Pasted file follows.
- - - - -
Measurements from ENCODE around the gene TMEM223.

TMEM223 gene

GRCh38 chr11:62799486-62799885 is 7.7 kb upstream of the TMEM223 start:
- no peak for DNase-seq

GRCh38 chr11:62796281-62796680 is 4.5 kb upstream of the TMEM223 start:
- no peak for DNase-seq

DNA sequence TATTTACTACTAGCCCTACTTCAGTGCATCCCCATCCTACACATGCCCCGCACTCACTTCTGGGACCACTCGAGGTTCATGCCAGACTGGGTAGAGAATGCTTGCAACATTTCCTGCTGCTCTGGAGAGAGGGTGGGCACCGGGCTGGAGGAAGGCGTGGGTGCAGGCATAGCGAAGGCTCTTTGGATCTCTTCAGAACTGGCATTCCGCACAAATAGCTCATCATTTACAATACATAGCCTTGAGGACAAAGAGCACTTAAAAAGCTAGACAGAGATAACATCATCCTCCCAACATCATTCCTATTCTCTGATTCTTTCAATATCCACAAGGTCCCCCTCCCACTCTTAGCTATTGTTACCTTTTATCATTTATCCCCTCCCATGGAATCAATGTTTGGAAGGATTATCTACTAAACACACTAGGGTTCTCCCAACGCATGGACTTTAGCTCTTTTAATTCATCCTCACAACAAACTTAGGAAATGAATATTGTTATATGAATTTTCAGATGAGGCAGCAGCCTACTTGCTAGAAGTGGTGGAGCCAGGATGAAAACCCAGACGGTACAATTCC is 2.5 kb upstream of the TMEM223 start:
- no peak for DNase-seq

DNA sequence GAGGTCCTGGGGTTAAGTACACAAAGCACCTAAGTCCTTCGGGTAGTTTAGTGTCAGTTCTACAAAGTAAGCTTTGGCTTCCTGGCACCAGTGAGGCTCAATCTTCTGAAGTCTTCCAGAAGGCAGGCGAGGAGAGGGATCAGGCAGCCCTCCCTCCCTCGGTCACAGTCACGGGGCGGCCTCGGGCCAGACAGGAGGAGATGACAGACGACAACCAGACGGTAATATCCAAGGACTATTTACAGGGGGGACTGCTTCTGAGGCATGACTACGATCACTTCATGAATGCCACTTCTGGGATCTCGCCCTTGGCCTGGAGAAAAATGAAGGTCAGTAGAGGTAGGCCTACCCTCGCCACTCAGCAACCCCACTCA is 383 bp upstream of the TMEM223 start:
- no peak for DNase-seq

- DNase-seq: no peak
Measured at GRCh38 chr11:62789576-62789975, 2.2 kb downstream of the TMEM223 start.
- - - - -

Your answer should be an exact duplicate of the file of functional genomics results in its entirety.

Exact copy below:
Measurements from ENCODE around the gene TMEM223.

TMEM223 gene

GRCh38 chr11:62799486-62799885 is 7.7 kb upstream of the TMEM223 start:
- no peak for DNase-seq

GRCh38 chr11:62796281-62796680 is 4.5 kb upstream of the TMEM223 start:
- no peak for DNase-seq

DNA sequence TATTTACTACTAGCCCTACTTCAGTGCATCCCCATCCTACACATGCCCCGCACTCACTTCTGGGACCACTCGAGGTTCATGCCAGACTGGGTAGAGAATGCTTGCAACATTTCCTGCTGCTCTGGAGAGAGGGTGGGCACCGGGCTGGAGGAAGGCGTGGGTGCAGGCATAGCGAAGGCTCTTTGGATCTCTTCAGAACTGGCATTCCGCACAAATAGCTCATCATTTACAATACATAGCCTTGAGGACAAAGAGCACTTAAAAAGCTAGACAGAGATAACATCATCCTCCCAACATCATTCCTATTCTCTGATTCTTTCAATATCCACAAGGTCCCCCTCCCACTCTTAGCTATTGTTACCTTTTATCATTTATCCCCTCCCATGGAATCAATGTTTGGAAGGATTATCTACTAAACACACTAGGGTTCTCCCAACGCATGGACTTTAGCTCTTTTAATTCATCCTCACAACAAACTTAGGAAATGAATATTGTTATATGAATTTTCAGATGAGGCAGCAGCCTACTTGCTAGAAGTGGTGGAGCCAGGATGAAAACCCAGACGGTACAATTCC is 2.5 kb upstream of the TMEM223 start:
- no peak for DNase-seq

DNA sequence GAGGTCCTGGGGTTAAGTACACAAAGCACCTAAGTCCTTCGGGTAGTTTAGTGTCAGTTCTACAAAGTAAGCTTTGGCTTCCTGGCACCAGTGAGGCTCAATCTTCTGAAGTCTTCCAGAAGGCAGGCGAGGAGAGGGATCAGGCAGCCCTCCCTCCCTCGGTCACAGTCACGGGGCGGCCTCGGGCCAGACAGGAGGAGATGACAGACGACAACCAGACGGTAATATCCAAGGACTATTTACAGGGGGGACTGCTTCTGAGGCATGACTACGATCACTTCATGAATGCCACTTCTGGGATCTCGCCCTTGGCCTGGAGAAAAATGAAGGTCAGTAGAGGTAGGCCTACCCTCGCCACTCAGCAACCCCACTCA is 383 bp upstream of the TMEM223 start:
- no peak for DNase-seq

- DNase-seq: no peak
Measured at GRCh38 chr11:62789576-62789975, 2.2 kb downstream of the TMEM223 start.